Startups are the leading (and yes, sometimes “bleeding”) edge of innovation: they’re small bets on the future, or predictions about what customers will demand. Tracking these bets is an important part of consumer research and can help your team anticipate changing market conditions.

How to Monitor Startups for Emerging Consumer Trends

  1. Find relevant startups. Research startups that are in your industry, or attempting to reach your customer. Good resources for learning about startups include:
    1. Digital Resources: Product Hunt, AngelList
    2. Conferences: Eureka Park at the Consumer Electronics Show (CES), Startup Village at South by Southwest (SXSW)
    3. Local Events: MeetUp, incubators, accelerators, and co-working spaces
  2. Identify startup solutions. Write a one-sentence description of what each startup offers on individual cards, or create cards on a Trello board, such as:
    • “Airbnb lets people rent homes to visitors while they’re away.”
    • “Birchbox lets people test beauty product samples inexpensively.”
    • “Snapchat lets people share moments with a select group of friends.”
  3. Work backwards to find the problem. Now that you know the startup’s solution, think about the original problem each startup is trying to address.
    • Airbnb: “You still have to pay the rent/mortgage even when you’re not using your home.”
    • Birchbox: “You won’t know how good a beauty product will look on you until you try it.”
    • Snapchat: “You don’t want everyone on social media to see what you’re doing all the time.”
  4. Determine the success factors. Briefly identify what unique value the startup is offers customers.
    • Airbnb: “Extra income from vetted lodgers.”
    • Birchbox: “Inexpensive samples you can test at home.”
    • Snapchat: “Privacy and spontaneity.”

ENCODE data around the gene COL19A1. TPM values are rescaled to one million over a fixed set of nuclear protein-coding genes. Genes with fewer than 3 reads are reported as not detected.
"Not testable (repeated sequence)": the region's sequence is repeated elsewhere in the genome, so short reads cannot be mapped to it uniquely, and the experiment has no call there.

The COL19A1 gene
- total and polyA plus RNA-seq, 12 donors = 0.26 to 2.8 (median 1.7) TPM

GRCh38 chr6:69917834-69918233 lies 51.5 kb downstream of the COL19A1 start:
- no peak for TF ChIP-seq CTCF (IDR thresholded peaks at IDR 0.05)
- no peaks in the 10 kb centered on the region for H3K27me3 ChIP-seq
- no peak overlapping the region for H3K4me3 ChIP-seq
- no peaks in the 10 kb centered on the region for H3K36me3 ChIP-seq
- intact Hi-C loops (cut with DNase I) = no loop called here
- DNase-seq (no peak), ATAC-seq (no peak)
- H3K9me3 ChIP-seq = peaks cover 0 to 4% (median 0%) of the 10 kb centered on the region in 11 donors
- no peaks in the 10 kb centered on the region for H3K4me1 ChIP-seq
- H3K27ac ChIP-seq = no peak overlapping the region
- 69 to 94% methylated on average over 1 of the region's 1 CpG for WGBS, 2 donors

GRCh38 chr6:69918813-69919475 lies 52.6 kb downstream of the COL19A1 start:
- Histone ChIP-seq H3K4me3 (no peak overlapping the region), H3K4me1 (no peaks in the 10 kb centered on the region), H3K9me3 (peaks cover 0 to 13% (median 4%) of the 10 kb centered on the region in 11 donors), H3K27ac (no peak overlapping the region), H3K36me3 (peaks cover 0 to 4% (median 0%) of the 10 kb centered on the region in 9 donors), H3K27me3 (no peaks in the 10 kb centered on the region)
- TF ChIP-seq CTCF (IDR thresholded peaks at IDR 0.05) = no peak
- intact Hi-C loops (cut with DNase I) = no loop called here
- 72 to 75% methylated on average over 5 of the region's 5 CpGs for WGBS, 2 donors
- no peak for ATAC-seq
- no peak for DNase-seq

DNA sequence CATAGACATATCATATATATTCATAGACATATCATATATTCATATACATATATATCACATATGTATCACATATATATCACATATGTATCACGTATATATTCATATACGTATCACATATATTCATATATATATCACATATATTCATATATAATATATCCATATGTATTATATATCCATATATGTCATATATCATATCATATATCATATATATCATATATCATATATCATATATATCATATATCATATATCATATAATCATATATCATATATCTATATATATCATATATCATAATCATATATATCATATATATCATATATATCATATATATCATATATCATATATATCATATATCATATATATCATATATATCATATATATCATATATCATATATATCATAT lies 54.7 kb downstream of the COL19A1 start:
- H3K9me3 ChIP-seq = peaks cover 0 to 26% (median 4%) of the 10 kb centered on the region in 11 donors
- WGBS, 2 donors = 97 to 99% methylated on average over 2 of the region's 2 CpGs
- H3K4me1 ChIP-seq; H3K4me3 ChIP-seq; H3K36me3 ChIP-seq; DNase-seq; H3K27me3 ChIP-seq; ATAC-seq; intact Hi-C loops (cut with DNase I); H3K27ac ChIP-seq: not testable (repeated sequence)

5. Cluster problems and success factors. Once you’ve repeated steps 1-3 for several startups, look for patterns. For instance, are customers more motivated by saving money, or are they looking for a personalized experience? Is speed a priority, or is accuracy more important?  Remember that patterns are more important than any individual startup—if several startups are addressing a similar problem, it’s a good indication that existing solutions are not adequately serving customers.
  6. Compare clusters with organizational capabilities. Now that you’ve identified areas of growing consumer interest, review your team’s current capabilities. Are your existing products or services addressing these clusters? If not, can they be easily modified, or do they require entirely new skill sets?

Takeaway: Remember, the goal is not to copy a startup’s solution, but rather, capture changing needs. Repeating this exercise every three to six months will prepare your team to modify your strategy as needed.


About the Author 

This article was produced by NOBL, an organizational design firm. They unleash the creativity and capability of teams through new ways of working.


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